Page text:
The Disaster Artist
15 years ago, Tommy Wiseau and Greg Sestero made a film together which has now become known as one of the worst movies ever made. I finally saw 'The Room' earlier this year and didn't quite get the cult appeal that it's now earned. I didn't think it was "so bad it's good", but rather "so bad it's really bad but you can laugh at it" territory, but honestly I found it more boring than entertaining.
For all that, it's difficult not to get caught up in the mesmerising weirdness of Tommy Wiseau, and as it turns out the story behind the film is far, FAR more interesting and enjoyable than the film itself.
The Disaster Artist is a film about following your dreams and enduring the realisation that nobody else believes in you. James Franco disappears into the role of Tommy, and there are points where your mind believes he really is him. Dave Franco provides the more relatable heart of the film as his friend Greg and the two of them really make the film come alive.
The script is great, and the comedy is brilliant. Much of it comes from laughing at Tommy and his bizarre behaviour. Behind the laughs, there is genuine heart. Tommy is a man who manages to alienate everybody around him and doesn't really understand he's doing it until it's too late. It's easy to understand why people found him so off putting, but it's a testament to his self-belief that he's managed to work his way into so many people's hearts now. It manages to become emotional towards the end.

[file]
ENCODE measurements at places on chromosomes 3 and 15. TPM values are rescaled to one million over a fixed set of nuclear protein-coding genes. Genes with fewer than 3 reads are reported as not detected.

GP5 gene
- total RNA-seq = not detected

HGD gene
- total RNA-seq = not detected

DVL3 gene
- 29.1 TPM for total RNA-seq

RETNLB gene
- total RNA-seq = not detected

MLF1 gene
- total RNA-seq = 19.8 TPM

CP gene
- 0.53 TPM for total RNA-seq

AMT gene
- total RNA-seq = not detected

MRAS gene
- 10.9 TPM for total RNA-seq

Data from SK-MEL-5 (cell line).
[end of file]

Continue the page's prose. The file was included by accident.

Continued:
I think part of what makes this work so well is because you know it all really happened, and there's a morbid curiosity about how something so incredibly bad and weird came to life. The Disaster Artist is gripping and flows beautifully, allowing you to enjoy the ride. There are a surprising number of famous faces making appearances and the re-creations of scenes from The Room are incredibly accurate.
Easily the best comedy of 2017. It also works as a fascinating film about the film industry and for anyone who has a creative dream inside them. It's a testament to how enjoyable this is that a UK CINEMA AUDIENCE APPLAUDED AT THE END IN MY SHOWING. Unheard of.
PS. Stay for the after credits scene, which is one of the best moments of the whole film.
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